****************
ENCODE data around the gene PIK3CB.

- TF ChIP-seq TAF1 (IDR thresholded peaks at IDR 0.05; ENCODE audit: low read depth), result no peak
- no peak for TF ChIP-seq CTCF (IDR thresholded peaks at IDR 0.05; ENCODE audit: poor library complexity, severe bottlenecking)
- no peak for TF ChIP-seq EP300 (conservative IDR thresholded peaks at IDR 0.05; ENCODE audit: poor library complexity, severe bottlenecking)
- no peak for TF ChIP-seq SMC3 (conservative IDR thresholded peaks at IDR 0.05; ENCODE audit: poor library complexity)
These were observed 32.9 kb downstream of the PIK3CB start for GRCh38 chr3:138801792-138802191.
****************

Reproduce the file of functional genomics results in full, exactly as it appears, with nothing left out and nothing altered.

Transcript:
ENCODE data around the gene PIK3CB.

- TF ChIP-seq TAF1 (IDR thresholded peaks at IDR 0.05; ENCODE audit: low read depth), result no peak
- no peak for TF ChIP-seq CTCF (IDR thresholded peaks at IDR 0.05; ENCODE audit: poor library complexity, severe bottlenecking)
- no peak for TF ChIP-seq EP300 (conservative IDR thresholded peaks at IDR 0.05; ENCODE audit: poor library complexity, severe bottlenecking)
- no peak for TF ChIP-seq SMC3 (conservative IDR thresholded peaks at IDR 0.05; ENCODE audit: poor library complexity)
These were observed 32.9 kb downstream of the PIK3CB start for GRCh38 chr3:138801792-138802191.